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The food we eat, for the most part, is driven by internal desires that have disastrous consequences, particularly for our connection to all living beings. Awareness about changing our consciousness around food consumption has yet to filter through to the North American mainstream, and the vast consumption of meat and alcohol constitutes an excessive ecological footprint, which is costly and damaging. Furthermore, it is not good for our health—physically, emotionally, mentally or spiritually.

The chronic degenerative diseases common in western civilization find their origins in the toxic food we eat. Yet if we know how to eat mindfully, then we also know how to take care of ourselves, others and the environment. Mindful eating is a celebratory alternative to violence. Before eating, simply look at what is there on the table, where it has come from, how it has been prepared, and whether it will truly nourish you while at the same time protecting the environment and future generations from harm. I make a special effort to prepare and consume meals mindfully. I have an assistant—a delightful and goofy standard poodle named Moksha. I tell her that this is a mindful meal and I cannot talk to her after the bell. I set a bowl of treats on the floor for her and begin my meal. My Dharma pet always sits quietly until the bell brings the silence to an end. Then she wants to have her ears scratched and play a game of Frisbee on the lawn.

Advocacy around food consumption keeps compassion alive and creates the basis for joy and happiness. It means reducing as much as possible the violence, destruction and suffering brought to living creatures and to the planet, because if we each bring violence into our own biological system and consciousness, we inevitably bring violence to other systems—political, economic, planetary—that we engage with through our thoughts, speech, actions and senses. We prevent this arise by being fully present with the consequences of our consumption.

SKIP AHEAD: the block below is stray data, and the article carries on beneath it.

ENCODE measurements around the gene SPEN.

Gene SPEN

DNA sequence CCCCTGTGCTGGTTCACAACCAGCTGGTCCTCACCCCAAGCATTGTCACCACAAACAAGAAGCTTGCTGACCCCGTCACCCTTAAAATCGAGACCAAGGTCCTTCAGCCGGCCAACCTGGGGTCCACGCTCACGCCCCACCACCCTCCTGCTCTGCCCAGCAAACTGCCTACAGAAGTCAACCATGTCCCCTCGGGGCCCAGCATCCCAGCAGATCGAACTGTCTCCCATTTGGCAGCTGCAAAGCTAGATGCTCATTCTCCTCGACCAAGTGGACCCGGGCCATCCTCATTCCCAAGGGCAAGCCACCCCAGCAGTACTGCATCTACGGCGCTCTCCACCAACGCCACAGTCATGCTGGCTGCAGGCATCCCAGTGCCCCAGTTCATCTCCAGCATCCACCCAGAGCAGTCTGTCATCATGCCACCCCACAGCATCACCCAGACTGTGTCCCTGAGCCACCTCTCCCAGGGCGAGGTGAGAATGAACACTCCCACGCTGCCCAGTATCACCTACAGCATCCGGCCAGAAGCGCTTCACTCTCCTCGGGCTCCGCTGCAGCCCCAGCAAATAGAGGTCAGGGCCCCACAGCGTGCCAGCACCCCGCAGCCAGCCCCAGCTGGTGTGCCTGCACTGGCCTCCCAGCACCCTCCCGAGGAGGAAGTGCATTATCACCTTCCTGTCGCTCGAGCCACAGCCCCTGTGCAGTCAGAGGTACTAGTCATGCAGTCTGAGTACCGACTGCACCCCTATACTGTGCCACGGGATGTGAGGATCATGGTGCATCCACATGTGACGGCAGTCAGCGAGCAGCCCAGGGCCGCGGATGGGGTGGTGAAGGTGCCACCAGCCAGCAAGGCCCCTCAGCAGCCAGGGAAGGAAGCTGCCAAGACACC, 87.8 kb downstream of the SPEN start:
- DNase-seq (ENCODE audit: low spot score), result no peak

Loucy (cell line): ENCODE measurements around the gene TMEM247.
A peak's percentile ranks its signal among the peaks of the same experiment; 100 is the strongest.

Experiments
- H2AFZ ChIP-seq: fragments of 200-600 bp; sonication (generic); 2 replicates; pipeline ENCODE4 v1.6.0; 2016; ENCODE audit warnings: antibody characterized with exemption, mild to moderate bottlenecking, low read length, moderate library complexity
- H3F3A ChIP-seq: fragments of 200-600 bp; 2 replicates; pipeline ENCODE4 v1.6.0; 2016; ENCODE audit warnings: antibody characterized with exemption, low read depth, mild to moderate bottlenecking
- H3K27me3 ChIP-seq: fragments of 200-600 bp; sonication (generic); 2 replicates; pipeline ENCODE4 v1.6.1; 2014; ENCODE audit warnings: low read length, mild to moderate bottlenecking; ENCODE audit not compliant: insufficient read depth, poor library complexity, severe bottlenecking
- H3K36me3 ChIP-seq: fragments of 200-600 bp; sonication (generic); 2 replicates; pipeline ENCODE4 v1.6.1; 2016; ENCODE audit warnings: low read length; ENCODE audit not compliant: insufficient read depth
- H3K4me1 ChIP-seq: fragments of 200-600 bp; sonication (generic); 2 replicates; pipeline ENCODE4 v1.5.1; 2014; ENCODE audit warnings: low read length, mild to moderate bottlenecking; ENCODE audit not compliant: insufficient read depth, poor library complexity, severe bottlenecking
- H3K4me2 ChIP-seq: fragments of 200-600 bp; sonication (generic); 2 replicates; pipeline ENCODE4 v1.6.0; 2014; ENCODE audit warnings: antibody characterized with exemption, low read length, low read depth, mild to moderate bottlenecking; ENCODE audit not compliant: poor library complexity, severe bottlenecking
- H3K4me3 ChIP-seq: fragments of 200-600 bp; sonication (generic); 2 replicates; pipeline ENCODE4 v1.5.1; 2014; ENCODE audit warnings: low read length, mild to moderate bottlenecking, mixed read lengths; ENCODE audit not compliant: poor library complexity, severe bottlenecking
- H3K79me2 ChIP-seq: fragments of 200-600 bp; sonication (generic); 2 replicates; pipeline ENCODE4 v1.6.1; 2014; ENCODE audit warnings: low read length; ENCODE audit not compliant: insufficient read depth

We consume much more than edible food. We consume with our senses, desires and cravings. This consumption feeds our consciousness, which “eats” everything we put into it. If we fill it full of toxins, violence and other negative energies, their accumulation in our consciousness will drive us.

Yet if we choose a mindful approach to consumption, then a different energy will occupy the driving seat of our life, one that guides us to a life of voluntary simplicity, understanding, and insight into the reality of the moment we presently occupy.

Each of our sensory doorways is bombarded with toxins that feed our consciousness. The advertising on billboards and in the media floods our eyes and minds with desire, greed and lust. Our children take in violence through video games and movies of wanton destruction and cruelty. The often vulgar and demeaning lyrics sounding through sectors of modern music create homophobia and hate. Fast food’s tastes and smells create such greed that obesity is now a serious medical issue. Eating disorders are promoted by the unrealistic norms for women that are artificially set by the fashion industry. Manufacturers cleverly design built-in obsolescence for the products we’re encouraged to buy.